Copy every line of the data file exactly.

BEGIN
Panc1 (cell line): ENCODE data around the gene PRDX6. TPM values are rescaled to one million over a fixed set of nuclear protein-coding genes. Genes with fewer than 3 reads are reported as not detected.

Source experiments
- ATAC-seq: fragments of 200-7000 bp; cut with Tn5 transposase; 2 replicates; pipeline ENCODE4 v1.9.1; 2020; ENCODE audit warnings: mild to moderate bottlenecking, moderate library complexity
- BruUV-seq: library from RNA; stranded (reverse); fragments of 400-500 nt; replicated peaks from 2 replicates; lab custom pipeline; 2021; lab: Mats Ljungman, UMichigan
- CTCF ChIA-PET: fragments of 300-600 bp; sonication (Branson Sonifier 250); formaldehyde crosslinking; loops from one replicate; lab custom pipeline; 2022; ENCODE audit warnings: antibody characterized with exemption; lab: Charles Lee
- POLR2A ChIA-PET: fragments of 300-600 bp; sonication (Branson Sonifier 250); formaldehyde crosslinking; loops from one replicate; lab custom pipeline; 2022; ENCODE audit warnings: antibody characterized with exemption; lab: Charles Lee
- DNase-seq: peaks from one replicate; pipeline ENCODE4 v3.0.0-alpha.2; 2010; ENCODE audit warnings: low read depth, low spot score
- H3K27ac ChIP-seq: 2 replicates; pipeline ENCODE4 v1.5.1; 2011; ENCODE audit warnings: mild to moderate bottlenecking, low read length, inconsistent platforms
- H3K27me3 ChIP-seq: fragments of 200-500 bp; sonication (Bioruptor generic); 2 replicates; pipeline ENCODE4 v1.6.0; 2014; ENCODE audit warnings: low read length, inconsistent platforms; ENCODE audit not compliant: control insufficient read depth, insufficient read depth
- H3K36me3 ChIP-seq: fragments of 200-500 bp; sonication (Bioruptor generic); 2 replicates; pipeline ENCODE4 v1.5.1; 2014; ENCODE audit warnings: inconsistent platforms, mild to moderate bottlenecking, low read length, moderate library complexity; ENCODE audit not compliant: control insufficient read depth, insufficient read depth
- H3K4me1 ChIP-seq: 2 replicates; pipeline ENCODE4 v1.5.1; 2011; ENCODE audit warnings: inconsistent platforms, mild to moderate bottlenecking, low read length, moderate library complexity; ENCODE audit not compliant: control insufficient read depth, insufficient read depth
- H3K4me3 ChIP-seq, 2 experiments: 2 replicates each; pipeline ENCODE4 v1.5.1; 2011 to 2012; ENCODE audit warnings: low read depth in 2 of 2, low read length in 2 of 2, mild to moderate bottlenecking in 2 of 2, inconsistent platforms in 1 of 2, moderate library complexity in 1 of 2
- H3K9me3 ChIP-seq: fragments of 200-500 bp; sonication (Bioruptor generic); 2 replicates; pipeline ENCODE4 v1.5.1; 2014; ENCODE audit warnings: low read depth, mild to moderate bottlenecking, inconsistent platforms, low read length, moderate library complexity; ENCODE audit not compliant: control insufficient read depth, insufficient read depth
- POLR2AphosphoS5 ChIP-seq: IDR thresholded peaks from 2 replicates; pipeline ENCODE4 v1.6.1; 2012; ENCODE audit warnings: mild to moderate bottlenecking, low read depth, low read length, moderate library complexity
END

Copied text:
Panc1 (cell line): ENCODE data around the gene PRDX6. TPM values are rescaled to one million over a fixed set of nuclear protein-coding genes. Genes with fewer than 3 reads are reported as not detected.

Source experiments
- ATAC-seq: fragments of 200-7000 bp; cut with Tn5 transposase; 2 replicates; pipeline ENCODE4 v1.9.1; 2020; ENCODE audit warnings: mild to moderate bottlenecking, moderate library complexity
- BruUV-seq: library from RNA; stranded (reverse); fragments of 400-500 nt; replicated peaks from 2 replicates; lab custom pipeline; 2021; lab: Mats Ljungman, UMichigan
- CTCF ChIA-PET: fragments of 300-600 bp; sonication (Branson Sonifier 250); formaldehyde crosslinking; loops from one replicate; lab custom pipeline; 2022; ENCODE audit warnings: antibody characterized with exemption; lab: Charles Lee
- POLR2A ChIA-PET: fragments of 300-600 bp; sonication (Branson Sonifier 250); formaldehyde crosslinking; loops from one replicate; lab custom pipeline; 2022; ENCODE audit warnings: antibody characterized with exemption; lab: Charles Lee
- DNase-seq: peaks from one replicate; pipeline ENCODE4 v3.0.0-alpha.2; 2010; ENCODE audit warnings: low read depth, low spot score
- H3K27ac ChIP-seq: 2 replicates; pipeline ENCODE4 v1.5.1; 2011; ENCODE audit warnings: mild to moderate bottlenecking, low read length, inconsistent platforms
- H3K27me3 ChIP-seq: fragments of 200-500 bp; sonication (Bioruptor generic); 2 replicates; pipeline ENCODE4 v1.6.0; 2014; ENCODE audit warnings: low read length, inconsistent platforms; ENCODE audit not compliant: control insufficient read depth, insufficient read depth
- H3K36me3 ChIP-seq: fragments of 200-500 bp; sonication (Bioruptor generic); 2 replicates; pipeline ENCODE4 v1.5.1; 2014; ENCODE audit warnings: inconsistent platforms, mild to moderate bottlenecking, low read length, moderate library complexity; ENCODE audit not compliant: control insufficient read depth, insufficient read depth
- H3K4me1 ChIP-seq: 2 replicates; pipeline ENCODE4 v1.5.1; 2011; ENCODE audit warnings: inconsistent platforms, mild to moderate bottlenecking, low read length, moderate library complexity; ENCODE audit not compliant: control insufficient read depth, insufficient read depth
- H3K4me3 ChIP-seq, 2 experiments: 2 replicates each; pipeline ENCODE4 v1.5.1; 2011 to 2012; ENCODE audit warnings: low read depth in 2 of 2, low read length in 2 of 2, mild to moderate bottlenecking in 2 of 2, inconsistent platforms in 1 of 2, moderate library complexity in 1 of 2
- H3K9me3 ChIP-seq: fragments of 200-500 bp; sonication (Bioruptor generic); 2 replicates; pipeline ENCODE4 v1.5.1; 2014; ENCODE audit warnings: low read depth, mild to moderate bottlenecking, inconsistent platforms, low read length, moderate library complexity; ENCODE audit not compliant: control insufficient read depth, insufficient read depth
- POLR2AphosphoS5 ChIP-seq: IDR thresholded peaks from 2 replicates; pipeline ENCODE4 v1.6.1; 2012; ENCODE audit warnings: mild to moderate bottlenecking, low read depth, low read length, moderate library complexity